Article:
Automated recommendation for cervical cancer screening and surveillance.

Wagholikar KB, MacLaughlin KL, Casey PM, Kastner TM, Henry MR, Hankey RA, Peters SG, Greenes RA, Chute CG, Liu H, Chaudhry R - Cancer Inform (2014)

A portion of the unified guideline flowchart (attached as Supplementary File).
© Copyright Policy - open-access
Related In: Results  -  Collection

Show All Figures
getmorefigures.php?uid=PMC4214690&req=5

f1-cin-suppl.3-2014-001: A portion of the unified guideline flowchart (attached as Supplementary File).
Mentions: We reviewed guidelines from the American Cancer Society (ACS), US Preventive Services Task Force (USPSTF), American College of Obstetricians and Gynecologists (ACOG), and the ASCCP.16–20 While the ACS, USPSTF, and ACOG guidelines cover screening, ASCCP guidelines provide the recommendations for surveillance. We constructed a “unified guideline model” as a flow diagram (Fig. 1), which conglomerates the logic embedded in the relevant guidelines. The flow diagram consists of nodes and edges – the nodes represent concepts in patient information (eg, age) and the edges correspond to the possible values of the concepts (eg, age > 30 years). The flow diagram has an inverted tree structure, starting at a single node and ending in multiple leaf nodes. Multiple paths can be traced from the starting node to terminate in the leaf nodes, and each path corresponds to a unique patient scenario encountered in clinical practice. We modified the unified model during our study to incorporate updates to the national guidelines. The latest version of the model is attached in Supplementary File 1.

Bottom Line: The CDS system extracted relevant patient information from the electronic health record and applied the guideline model with an overall accuracy of 87%.Providers without CDS assistance needed an average of 1 minute 39 seconds to decide on recommendations for management of abnormal findings.Overall, our work demonstrates the feasibility and potential utility of automated recommendation system for cervical cancer screening and surveillance.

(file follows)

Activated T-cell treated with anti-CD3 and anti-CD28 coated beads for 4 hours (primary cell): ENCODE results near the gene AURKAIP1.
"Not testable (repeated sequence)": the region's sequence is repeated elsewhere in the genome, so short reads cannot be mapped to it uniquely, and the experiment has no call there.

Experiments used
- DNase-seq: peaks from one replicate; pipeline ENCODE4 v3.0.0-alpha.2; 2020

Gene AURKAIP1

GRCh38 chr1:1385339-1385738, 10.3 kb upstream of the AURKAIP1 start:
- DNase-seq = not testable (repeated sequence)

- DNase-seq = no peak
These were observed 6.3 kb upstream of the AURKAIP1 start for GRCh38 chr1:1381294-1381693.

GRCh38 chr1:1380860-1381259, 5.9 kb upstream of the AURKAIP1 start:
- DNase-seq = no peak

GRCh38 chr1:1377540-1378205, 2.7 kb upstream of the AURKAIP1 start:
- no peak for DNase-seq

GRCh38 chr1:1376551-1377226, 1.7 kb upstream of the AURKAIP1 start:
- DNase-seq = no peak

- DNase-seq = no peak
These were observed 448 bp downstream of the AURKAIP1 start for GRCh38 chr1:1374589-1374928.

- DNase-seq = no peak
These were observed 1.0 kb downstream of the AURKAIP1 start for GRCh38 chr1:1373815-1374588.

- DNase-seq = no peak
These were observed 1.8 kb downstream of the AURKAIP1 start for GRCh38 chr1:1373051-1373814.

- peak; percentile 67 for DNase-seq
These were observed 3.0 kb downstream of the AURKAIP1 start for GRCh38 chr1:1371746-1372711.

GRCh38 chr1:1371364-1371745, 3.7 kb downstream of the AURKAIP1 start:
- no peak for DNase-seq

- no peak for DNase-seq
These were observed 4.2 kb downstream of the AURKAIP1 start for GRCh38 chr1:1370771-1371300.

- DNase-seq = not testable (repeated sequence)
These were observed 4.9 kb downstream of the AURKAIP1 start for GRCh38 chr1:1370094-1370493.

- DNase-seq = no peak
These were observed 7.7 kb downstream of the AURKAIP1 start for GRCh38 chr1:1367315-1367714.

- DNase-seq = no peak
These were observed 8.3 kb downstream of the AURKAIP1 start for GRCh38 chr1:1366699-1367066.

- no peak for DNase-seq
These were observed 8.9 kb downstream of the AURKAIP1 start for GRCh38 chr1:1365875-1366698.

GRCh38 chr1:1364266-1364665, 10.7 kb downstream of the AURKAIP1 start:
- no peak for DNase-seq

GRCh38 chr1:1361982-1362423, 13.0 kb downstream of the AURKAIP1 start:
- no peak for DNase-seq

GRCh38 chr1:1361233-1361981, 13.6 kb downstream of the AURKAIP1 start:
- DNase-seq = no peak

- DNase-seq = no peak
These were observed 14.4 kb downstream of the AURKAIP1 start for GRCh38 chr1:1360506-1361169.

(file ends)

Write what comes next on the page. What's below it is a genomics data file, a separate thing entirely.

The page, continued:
View Article: PubMed Central - PubMed

Affiliation: Biomedical Statistics and Informatics, Mayo Clinic Rochester, MN, USA.

ABSTRACT
Because of the complexity of cervical cancer prevention guidelines, clinicians often fail to follow best-practice recommendations. Moreover, existing clinical decision support (CDS) systems generally recommend a cervical cytology every three years for all female patients, which is inappropriate for patients with abnormal findings that require surveillance at shorter intervals. To address this problem, we developed a decision tree-based CDS system that integrates national guidelines to provide comprehensive guidance to clinicians. Validation was performed in several iterations by comparing recommendations generated by the system with those of clinicians for 333 patients. The CDS system extracted relevant patient information from the electronic health record and applied the guideline model with an overall accuracy of 87%. Providers without CDS assistance needed an average of 1 minute 39 seconds to decide on recommendations for management of abnormal findings. Overall, our work demonstrates the feasibility and potential utility of automated recommendation system for cervical cancer screening and surveillance.

No MeSH data available.